Five Years After the Crash: What Americans Think about Wall Street, Banks, Business, and Free Enterprise (American Enterprise Institute); The Financial Crisis Five Years Later: Response, Reform, and Progress In Charts (U.S. Treasury Dept); Striking it Richer: The Evolution of Top Incomes in the United States (UC Berkeley); Living Below the Line: Economic Insecurity and America’s Families (Wider Opportunities for Women); Rebuilding Household Wealth: Implications for Economic Recovery (CRS); Financial Planning Profiles of American Households: The 2013 Household Financial Planning Survey and Index (Consumer Federation of America); Financial Crisis: Five Years Later (White House); and Bibliography of the Global Financial / Economic Crisis (European University Institute Library).
The Databook on International Labour Statistics from the Japan Institute for Labour Policy and Training contains over 140 tables on a wide variety of socioeconomic topics. The figures focus mainly on industrialized economies; i.e., Sweden, Japan, United States, Brazil, India, etc. This can be supplemented by using Charting International Labor Statistics from the Bureau of Labor Statistics; and Labordoc from the International Labour Organization.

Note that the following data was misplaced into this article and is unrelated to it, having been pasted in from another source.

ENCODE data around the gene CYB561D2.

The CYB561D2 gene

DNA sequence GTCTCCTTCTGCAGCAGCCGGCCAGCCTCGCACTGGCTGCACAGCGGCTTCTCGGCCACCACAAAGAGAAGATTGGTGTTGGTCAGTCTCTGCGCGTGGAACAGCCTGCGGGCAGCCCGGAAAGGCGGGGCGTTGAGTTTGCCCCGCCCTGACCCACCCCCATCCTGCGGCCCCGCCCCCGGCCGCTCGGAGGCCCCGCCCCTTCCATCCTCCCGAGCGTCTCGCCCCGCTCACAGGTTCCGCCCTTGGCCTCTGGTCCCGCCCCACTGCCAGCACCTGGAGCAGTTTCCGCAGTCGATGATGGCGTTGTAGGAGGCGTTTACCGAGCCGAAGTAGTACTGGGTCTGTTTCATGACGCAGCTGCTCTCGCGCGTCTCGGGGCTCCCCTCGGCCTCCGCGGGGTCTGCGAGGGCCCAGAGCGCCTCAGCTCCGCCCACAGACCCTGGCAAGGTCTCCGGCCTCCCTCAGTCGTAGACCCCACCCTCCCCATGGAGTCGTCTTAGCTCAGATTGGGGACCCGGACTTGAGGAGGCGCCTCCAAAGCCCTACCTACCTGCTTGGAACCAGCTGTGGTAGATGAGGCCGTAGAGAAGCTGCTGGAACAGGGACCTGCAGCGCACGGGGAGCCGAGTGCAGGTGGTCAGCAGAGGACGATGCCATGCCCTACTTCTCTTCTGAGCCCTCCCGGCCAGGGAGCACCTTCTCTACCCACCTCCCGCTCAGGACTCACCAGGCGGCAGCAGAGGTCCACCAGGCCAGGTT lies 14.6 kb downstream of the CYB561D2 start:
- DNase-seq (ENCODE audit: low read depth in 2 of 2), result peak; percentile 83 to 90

Gizmodo has just released A Map of Who’s Got the Best (and Worst) Internet Connections in America. This interactive map shows that speed is a function of income, the higher the income in a congressional district, the faster the speed; population density matters less because while rural areas have slower speeds (it is expensive for cable companies to put in the infrastructure in under-populated areas), urban areas suffer from heavy use which slows speeds. (For those interested, please read this June 2013 NITA report – Broadband Availability Beyond the Rural/Urban Divide.) The national average is 18.2 Mbps; the fastest connection is in Ephrata, Washington with a speed of 85.5Mbps, while the slowest is in Fort Defiance, Arizona at 1.5 Mbps. A list of 5690 ranked locations is here; Jersey City comes in at 1372 with 21.73 Mbps with eight New Jersey municipalities in the top 50. A digital divide still exists as is evident in the ranking of Vermont’s capital of Montpelier; it places 4816 with a speed of 8.99 Mbps. Even its commercial center of Burlington ranks only 2804 with a speed of 16.60 Mbps.